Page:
They dined alone under the stars most evenings, a fire mingling between their piecemeal conversation. Bruton spent most of his nights playing records on his phonograph and studying her under hooded eyes that revealed nothing of his thoughts. He tried to convince her to sleep in one of the tombs to avoid the cool nights, but the thought of the confinement was more than she could bear, so she slept on a pallet across the tent from him. 
She woke early this morning to find him gone. It wasn’t the first time she’d awoken to his empty pallet, but he usually snuck away in the darkest part of night. Marguerite tore her covers off, dressed and went to work, telling herself that who he was with was none of her concern.
Marguerite’s work table was positioned so that the shaft of daylight fell over the surface, and she could read the papyrus document. The stagnant air dancing with dust motes moved, and a shadow fluttered down the stairs of the tomb. Down one step at a time, over the surface of her sheltered respite, the silhouette bringing the dry scorch of the desert. Marguerite stopped dabbing the hanky across her upper lip to glance up from her transcription to stare at the figure whose features were hidden under the brim of his hat. 
Bruton put his hands on his hips. “What on earth are you doing now?”
“I’m working.” She brought a hanky to her brow, but it was dry, like the fine filament of a shroud. She considered the rest of the tabletop, wondering about the location of her water canister.
“Is there a particular reason for your state of undress?” 
Marguerite imagined the exasperated look on his face, happy that she couldn’t see it because after fifteen days, it was losing its desired effect. “I’m only partially unclothed. I came down expecting to remain alone. You went roaming the desert without me, again, remember?”
“Why?” She refused to look away from the papyrus, drawing a magnifying glass over the textured surface, forgetting the heat and the water canister. “Because you enjoy keeping me up to my elbows in work while you traipse off into the luxuries of Luxor.”
“Why are you partially unclothed?” He took the last of the stairs moving behind her, gazing over her shoulder. “What is this?” he asked, snatching her corset, which was dangling off the snout of a dog-headed ceramic figurine.
She eyed him from the corner of her eye, pretending to squint from the reinfusion of light. “That would be the most preposterous women’s undergarment. I plan on sacrificing it over the spit at dinner.” She made another note in the margin.
“I believe that this is a necessary woman’s undergarment for a woman with your kind of figure.”
Marguerite looked up with narrowed her eyes. “I am too busy to care about your insults right now.”
“Knickers, you confuse insult with observation.”
“Yes a very keen one,” she started fanning herself with her sketch-pad, since the temperature seemed to suddenly rise.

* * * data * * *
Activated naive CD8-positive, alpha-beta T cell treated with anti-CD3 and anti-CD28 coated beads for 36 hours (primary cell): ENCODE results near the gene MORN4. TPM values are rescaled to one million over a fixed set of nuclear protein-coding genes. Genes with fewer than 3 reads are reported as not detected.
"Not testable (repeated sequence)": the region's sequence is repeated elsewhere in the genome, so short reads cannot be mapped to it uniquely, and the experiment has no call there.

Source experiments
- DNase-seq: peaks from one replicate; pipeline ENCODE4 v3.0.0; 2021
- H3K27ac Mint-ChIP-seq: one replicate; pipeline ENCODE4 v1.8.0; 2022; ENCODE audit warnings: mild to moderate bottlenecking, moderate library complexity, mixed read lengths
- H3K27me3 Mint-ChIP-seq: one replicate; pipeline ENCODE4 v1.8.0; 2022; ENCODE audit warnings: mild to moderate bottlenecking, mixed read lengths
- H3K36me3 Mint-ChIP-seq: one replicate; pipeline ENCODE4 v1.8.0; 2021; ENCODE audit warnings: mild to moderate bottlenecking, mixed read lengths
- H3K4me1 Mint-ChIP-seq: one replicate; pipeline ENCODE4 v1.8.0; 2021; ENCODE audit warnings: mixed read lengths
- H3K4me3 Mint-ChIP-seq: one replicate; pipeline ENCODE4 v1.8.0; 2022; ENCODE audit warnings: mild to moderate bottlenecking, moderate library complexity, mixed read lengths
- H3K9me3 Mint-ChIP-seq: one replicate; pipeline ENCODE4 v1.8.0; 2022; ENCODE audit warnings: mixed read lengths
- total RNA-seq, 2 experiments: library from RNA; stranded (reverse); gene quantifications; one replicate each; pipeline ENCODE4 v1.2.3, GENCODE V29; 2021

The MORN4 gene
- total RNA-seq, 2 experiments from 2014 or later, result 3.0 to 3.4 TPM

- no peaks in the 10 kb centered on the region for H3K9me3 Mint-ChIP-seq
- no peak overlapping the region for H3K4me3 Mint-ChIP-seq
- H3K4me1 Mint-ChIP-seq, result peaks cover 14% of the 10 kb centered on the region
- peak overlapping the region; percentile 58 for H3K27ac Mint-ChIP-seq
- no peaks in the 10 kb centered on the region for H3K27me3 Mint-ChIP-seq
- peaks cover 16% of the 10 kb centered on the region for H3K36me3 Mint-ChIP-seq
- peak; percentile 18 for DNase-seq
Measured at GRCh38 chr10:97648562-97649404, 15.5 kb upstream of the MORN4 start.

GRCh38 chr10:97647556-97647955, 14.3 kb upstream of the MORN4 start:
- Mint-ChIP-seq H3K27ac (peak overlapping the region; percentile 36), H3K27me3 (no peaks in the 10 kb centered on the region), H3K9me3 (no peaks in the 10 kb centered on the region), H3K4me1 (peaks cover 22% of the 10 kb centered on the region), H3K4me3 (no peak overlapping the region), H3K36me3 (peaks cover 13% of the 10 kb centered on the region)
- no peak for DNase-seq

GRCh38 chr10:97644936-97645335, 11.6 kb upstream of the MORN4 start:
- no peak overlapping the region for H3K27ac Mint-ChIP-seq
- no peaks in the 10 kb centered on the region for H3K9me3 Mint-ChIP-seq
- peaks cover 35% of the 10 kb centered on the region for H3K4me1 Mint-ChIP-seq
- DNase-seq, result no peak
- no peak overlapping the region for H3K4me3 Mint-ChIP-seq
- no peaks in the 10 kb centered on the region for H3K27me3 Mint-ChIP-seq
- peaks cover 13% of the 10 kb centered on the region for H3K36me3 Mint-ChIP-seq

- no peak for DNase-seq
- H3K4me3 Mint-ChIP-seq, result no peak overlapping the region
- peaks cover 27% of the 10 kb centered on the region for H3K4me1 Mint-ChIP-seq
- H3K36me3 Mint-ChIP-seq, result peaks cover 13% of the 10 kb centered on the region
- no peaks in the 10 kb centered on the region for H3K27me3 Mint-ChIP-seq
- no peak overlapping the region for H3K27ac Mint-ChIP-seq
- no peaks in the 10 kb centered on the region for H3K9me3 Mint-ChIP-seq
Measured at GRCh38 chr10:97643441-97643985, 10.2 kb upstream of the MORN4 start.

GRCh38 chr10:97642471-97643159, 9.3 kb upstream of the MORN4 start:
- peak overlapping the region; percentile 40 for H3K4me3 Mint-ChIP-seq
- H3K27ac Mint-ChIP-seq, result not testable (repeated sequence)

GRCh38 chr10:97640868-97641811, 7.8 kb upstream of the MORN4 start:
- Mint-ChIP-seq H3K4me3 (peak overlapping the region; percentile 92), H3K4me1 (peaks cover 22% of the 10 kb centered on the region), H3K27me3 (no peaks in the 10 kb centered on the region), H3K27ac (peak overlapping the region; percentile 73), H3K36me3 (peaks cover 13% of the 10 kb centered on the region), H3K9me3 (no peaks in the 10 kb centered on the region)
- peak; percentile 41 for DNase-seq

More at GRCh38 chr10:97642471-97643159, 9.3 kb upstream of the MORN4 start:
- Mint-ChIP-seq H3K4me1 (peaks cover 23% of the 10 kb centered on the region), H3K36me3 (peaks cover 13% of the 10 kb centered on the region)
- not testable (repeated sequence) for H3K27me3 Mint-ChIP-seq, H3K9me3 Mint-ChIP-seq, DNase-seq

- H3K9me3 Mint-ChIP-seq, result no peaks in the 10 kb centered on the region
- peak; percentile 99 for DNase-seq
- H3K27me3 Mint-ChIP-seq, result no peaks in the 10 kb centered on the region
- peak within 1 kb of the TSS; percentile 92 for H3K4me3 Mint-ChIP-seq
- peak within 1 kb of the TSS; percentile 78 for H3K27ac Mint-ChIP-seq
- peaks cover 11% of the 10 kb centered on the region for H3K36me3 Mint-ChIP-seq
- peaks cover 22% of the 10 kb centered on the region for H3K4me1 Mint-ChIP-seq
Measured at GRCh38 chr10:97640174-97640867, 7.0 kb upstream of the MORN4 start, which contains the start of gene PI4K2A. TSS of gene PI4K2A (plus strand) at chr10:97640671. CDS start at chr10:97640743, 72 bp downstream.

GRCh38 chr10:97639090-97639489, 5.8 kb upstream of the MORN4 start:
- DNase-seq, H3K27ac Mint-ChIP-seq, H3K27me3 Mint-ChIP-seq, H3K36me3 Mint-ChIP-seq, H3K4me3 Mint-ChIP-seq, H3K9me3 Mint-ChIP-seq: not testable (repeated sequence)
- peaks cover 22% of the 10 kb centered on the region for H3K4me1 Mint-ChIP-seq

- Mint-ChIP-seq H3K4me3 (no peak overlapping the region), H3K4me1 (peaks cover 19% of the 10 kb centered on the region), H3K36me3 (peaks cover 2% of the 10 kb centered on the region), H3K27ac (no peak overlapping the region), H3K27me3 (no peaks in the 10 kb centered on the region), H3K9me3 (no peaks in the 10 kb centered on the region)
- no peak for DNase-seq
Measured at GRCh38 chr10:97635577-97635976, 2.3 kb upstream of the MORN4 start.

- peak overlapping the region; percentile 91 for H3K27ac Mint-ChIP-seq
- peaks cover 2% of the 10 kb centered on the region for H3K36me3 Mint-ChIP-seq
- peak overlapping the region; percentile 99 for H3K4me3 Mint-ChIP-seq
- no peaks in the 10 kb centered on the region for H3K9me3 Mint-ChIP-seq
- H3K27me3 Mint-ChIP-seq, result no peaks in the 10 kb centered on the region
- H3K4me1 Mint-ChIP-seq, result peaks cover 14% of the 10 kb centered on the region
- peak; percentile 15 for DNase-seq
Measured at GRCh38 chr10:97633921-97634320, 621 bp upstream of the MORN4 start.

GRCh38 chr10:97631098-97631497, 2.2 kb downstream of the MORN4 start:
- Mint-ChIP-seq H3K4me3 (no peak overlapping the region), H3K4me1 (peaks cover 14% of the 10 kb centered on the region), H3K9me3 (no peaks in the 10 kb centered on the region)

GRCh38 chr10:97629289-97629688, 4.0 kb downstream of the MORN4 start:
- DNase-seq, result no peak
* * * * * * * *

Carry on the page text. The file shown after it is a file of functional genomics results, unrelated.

“Do you really have time for a break when there is so much copying to be done?”
“Do the papers strewn everywhere indicate inactivity?” She huffed. “Anyway, I’ve copied everything that you asked for, Herr Kommandant.” She extended her makeshift fan and was sorry for its loss.
Bruton opened the pad, amazed at the accuracy in all the tomb drawings, which were beautifully rendered. She had gone so far as to color in a section of each wall so that he had a feeling of the overall color scheme. 
It was more than he expected, and he continued paging through the drawings until he came to a sketch of Zita, it was detailed, capturing her sweet disposition in the thoughtful strokes around her eyes. Dr. Beshwani was on the next page, and she had drawn his austere manner in a handsome fashion. Agnes followed, without her habit, her hair down around her elbows, and the overall effect was quite seductive.
He turned the next page and stared at his own reflection. She had gotten him precisely right, down to the fine lines just starting to form around his eyes. The only thing missing was his goatee. “You must not care much for my facial hair,” he said rubbing his jaw thoughtfully.
Marguerite turned away from her work to wrangle the portfolio away from him. All her jostling drew his attention to her shirtwaist which was partially unbuttoned, exposing the lace of her chemise. She cleared her throat, trying to get him to look at her face again, but when he didn’t, she said, “I don’t think the absence of the corset bothers you as much as you let on.”
He gave her a wry twist of his lips. “I never said I minded it at all, Knickers.” He winked as he released the book, taking her in leisurely.
She turned back to her work. “You know if I didn’t know better, I’d think you’ve been watching me.”
He couldn’t contain himself; a broad smile erupted, exposing his teeth. “You are the most intriguing thing I have to ponder.”

Author Bio:
Windy City writer, Elizabeth Marx, brings cosmopolitan life alive in her fiction—a blend of romance, fast-paced Chicago living, and a sprinkle of magical realism. Elizabeth resides with her husband, girls, and two cats who’ve spelled everyone into believing they’re really dogs. She grew up in the city, has traveled extensively, and still says there’s no town like Chi-Town. 

Author links:


I would like to thank Lady Amber's Tours and Elizabeth Marx for letting me be a part of this tour.


  1. Thanks for participating in my tour for TO BREATHE THE BREATH OF ISIS. Happy reading and reviewing,
    Elizabeth Marx